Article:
Students graduating with a degree in psychology engage in a broad based program with roots in research methodology toward a better understanding of behavior and mental processes. Emphasis is placed on sharpening critical thinking, communication, and presentation skills. Advanced exploration of psychological phenomena is encouraged through fieldwork opportunities and research.
The UTM Psychology program provides students with solid training in research psychology (preparation for graduate school training), and opportunities for learning more about clinical practice (fieldwork, internships, etc). Two of our faculty members work with children who have developmental problems (Dr. Gary Brown and Mrs. Denise Jones). Additionally, Drs. Susan Buckelew and Michelle Merwin have experience working in the field of physical medicine and rehabilitation, specifically assessment, older adults, and neuropsychology.
The positive features of our program include small class size. UTM students receive instruction from experienced instructors and professors, rather than graduate assistants. The classes offered reflect the standard psychology curriculum. Additionally, the program provides opportunity for students to work closely with teachers in research and fieldwork, and to tailor the program to fit individual goals.
Advanced students may gain hands-on experience working with children who have special needs using the method of Applied Behavior Analysis (ABA). Students may complete a course in ABA as well as complete advance hands-on experience. Some students complete summer internships, earning course credit during the academic year. Students have presented research at local, regional, and national conferences. Students have traveled to conferences in Memphis, New Orleans, Washington, D.C., New York City, Los Angeles, and San Francisco. Additionally, occasional travel study opportunities are available.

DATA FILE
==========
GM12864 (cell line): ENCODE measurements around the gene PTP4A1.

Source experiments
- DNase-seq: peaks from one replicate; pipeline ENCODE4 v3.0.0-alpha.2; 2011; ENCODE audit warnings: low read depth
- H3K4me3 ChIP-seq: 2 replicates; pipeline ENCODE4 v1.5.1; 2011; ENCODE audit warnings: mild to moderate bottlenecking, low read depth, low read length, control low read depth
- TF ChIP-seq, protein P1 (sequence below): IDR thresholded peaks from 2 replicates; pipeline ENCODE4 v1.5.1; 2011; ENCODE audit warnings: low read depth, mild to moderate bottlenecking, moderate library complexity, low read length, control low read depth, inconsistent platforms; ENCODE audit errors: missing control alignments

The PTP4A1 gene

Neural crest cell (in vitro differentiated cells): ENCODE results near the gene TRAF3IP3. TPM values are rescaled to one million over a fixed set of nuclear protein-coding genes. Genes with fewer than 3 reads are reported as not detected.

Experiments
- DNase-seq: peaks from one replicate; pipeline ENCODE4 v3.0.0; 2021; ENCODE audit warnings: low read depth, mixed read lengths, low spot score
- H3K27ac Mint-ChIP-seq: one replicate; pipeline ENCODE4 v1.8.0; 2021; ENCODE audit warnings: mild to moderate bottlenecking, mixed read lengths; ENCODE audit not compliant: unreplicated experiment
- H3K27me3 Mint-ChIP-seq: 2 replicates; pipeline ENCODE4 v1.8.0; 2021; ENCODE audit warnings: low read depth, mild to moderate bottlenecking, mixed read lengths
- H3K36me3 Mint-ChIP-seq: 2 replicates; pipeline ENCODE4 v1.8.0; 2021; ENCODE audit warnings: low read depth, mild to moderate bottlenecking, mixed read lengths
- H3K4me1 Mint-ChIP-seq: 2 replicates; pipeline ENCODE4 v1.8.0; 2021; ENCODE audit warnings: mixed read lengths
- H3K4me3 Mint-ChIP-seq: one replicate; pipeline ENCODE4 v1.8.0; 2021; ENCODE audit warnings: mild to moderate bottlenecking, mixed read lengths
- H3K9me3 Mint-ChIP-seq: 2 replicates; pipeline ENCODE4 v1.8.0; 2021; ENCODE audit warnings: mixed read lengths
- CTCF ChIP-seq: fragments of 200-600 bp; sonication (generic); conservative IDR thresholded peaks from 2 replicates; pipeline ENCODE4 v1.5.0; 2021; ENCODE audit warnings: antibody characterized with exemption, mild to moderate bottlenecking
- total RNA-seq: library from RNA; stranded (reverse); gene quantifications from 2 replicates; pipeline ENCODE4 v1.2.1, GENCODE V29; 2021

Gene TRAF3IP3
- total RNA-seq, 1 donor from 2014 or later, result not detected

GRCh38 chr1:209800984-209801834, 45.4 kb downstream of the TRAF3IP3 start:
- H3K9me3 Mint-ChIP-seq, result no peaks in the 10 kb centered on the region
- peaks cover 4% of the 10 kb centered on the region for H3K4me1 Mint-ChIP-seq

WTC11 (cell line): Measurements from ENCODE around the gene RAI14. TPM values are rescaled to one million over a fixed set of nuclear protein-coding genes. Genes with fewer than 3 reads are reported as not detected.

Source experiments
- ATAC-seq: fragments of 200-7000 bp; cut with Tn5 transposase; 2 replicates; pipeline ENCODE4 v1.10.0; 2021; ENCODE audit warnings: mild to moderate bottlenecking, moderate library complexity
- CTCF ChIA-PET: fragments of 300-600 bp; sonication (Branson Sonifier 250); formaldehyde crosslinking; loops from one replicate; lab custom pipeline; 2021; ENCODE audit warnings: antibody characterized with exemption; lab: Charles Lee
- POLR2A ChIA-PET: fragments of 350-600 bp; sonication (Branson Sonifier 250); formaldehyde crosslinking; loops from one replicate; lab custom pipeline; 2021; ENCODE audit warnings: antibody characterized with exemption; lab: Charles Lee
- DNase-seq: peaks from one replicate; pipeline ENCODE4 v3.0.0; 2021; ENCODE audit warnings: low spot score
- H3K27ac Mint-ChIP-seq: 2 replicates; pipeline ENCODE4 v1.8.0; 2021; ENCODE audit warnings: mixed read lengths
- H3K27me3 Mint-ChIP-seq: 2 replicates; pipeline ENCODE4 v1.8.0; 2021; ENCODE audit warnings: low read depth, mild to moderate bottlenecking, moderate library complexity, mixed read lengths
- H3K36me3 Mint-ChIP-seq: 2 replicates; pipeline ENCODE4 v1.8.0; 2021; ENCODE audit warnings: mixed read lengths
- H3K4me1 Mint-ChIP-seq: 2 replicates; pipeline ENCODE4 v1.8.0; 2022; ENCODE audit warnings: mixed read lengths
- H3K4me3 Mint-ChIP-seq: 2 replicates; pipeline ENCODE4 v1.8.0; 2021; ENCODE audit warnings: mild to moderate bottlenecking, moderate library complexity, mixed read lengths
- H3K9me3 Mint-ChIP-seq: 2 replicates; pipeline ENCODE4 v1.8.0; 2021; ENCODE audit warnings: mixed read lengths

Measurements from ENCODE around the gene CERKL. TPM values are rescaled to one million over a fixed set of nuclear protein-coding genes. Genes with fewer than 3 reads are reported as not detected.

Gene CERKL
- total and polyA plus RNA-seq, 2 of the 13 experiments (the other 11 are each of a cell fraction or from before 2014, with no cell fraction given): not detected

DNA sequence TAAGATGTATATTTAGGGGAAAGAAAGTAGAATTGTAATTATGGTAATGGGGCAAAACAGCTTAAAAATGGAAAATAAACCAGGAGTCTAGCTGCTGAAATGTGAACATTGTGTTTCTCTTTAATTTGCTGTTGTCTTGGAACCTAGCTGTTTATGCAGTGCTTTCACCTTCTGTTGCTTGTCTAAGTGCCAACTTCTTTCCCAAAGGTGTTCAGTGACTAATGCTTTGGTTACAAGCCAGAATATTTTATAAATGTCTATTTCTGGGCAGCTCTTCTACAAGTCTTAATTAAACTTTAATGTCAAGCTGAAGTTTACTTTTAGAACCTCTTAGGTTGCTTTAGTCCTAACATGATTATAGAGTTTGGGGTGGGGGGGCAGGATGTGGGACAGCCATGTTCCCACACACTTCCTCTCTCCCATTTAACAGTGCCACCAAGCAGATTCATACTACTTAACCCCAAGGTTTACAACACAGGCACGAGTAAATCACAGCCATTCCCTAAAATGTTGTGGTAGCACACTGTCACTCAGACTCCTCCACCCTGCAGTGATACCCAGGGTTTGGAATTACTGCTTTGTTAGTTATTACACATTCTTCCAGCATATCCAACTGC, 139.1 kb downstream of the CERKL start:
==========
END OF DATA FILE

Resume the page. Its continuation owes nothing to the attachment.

Students graduating with a bachelor degree in psychology enter the workforce in a variety of settings, including mental health and drug rehabilitation, business, industry, and human resources. Many students go on to graduate programs in psychology, while others complete professional degrees in physical therapy, occupational therapy, speech therapy, law, and medicine.
What kind of student organizations, clubs, or honor societies can a student join? Students can join Psychology Club, which is open to all students. Students meeting designated scholarly achievement may join Psi Chi, the National Honor Society in Psychology.
Students can join Psychology Club, which is open to all students. Students meeting designated scholarly achievement may join Psi Chi, the National Honor Society in Psychology.
The Psychology Department houses three main laboratories, two designated for research with human subjects, and one designated for animal research, totaling approximately 1900 square feet. The human subject laboratory is outfitted with biofeedback equipment, a variety of testing measures that assess sensation and perception, visual and auditory reaction time, eye-hand coordination, and motor dexterity, biofeedback equipment, microscopes, and computer-based tests of mental abilities. Although no animals are currently being used in research, the animal laboratory has housed vertebrates and invertebrates, and includes facilities for housing and researching mice. Additionally, the laboratory is equipped with operant chambers, forced exercise apparatus, and mazes.
The psychology major laboratory is equipped with 13 computers. Students have access to Microsoft Office, SPSS (a statistical package used to analyze research data), and the internet.
Information coming soon.
- David Cooper Memorial Scholarship